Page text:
Should the European Court of Human Rights (ECHR) be reduced to an advisory body? As well as renegotiating Britain’s relationship with the European Union, the governing Conservative Party would also like to change the UK’s relationship with the Strasbourg-based court, threatening to withdraw British membership of the ECHR unless rulings are made non-binding in future.
Three high-profile ECHR judgements have drawn particular criticism in the UK. Firstly, the court has ruled that prisoners should not be denied the vote; secondly, that life imprisonment should always include the possibility of review and parole, and thirdly that the deportation of terrorist suspect Abu Qatada to face trial in Jordan could not happen because evidence obtained by torture might be used against him.
Critics believe that the court has too much power and infringes upon the sovereignty of its members. However, supporters argue that if the UK pulls out it will place it in breach of its international obligations (EU Member States must also be signatories of the ECHR, and the European Commission has threatened to suspend British voting rights in the EU if it pulls out). They also argue it will send a message to the world that Britain doesn’t care about human rights violations.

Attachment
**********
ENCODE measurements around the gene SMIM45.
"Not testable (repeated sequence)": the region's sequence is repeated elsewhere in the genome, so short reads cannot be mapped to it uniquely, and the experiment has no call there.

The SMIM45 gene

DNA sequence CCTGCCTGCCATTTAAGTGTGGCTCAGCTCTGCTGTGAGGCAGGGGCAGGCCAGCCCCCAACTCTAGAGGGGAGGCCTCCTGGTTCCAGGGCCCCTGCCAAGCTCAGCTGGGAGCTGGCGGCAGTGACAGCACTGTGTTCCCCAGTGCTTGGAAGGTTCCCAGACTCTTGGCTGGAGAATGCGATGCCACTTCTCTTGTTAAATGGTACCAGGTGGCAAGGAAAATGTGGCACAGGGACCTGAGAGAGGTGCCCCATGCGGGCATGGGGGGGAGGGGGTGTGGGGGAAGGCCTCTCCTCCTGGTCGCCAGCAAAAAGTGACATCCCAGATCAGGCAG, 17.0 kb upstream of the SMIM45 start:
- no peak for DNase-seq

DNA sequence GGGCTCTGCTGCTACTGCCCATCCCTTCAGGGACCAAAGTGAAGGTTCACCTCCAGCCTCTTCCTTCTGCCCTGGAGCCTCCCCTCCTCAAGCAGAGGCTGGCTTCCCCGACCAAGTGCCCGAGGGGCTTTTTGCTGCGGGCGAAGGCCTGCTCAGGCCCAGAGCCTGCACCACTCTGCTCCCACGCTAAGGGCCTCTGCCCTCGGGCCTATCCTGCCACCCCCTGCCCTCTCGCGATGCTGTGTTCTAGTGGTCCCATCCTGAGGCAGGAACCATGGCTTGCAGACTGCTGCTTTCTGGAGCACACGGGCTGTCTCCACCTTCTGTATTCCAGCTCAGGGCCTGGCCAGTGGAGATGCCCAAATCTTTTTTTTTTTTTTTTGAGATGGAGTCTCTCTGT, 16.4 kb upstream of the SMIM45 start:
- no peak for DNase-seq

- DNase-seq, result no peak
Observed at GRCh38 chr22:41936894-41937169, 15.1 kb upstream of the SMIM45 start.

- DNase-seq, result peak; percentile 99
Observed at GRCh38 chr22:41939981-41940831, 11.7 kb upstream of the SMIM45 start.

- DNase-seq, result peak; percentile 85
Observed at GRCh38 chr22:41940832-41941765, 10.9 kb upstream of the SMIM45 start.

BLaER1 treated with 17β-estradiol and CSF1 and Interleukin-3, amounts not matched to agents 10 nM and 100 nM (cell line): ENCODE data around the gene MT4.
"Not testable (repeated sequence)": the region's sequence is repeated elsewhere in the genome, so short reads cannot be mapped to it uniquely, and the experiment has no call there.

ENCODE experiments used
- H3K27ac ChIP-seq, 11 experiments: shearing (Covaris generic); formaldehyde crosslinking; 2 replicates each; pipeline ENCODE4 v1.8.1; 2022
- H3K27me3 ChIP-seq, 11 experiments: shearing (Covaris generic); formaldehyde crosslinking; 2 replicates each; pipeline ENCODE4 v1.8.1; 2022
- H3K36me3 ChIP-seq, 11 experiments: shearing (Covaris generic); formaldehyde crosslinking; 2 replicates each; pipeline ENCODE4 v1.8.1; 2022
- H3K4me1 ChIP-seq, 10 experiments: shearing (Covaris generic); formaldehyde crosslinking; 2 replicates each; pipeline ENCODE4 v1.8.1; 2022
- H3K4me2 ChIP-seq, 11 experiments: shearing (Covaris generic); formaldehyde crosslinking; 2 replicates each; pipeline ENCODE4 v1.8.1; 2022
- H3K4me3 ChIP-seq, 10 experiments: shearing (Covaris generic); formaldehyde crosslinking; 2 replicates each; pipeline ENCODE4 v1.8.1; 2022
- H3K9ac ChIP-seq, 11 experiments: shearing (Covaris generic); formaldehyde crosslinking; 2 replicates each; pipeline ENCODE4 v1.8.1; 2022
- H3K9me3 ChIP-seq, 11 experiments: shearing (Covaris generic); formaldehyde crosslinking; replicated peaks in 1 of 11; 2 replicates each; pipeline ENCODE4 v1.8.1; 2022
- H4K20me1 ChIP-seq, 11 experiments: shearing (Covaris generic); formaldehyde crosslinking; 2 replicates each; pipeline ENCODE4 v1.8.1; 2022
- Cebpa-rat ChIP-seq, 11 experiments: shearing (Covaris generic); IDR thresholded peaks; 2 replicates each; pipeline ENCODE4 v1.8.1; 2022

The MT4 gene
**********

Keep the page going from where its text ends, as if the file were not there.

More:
Out of 1,652 cases concerning the UK last year, in only eight cases did the court rule that there had been at least one violation of human rights. In other words, the UK wins the overwhelming majority of cases taken against it, losing only 0.4% of cases.
Between 1959 and 2013, the ECHR has passed a total of 499 judgements onto the UK. By comparison, Turkey has had almost 3,000 judgements made against it, and the Russian Federation almost 1,500. If Britain leaves the ECHR, would more countries follow? In Russia, the Chairman of the Constitutional Court, Valery Zorkin, has also said he supports a mechanism to make ECHR judgements non-binding on his country.
Should human rights rulings by the ECHR be legally binding? Does the Strasbourg-based court have too much power? And what kind of message would British withdrawal from the European Convention on Human Rights send? Let us know your thoughts and comments in the form below, and we’ll take them to policy-makers and experts for their reactions.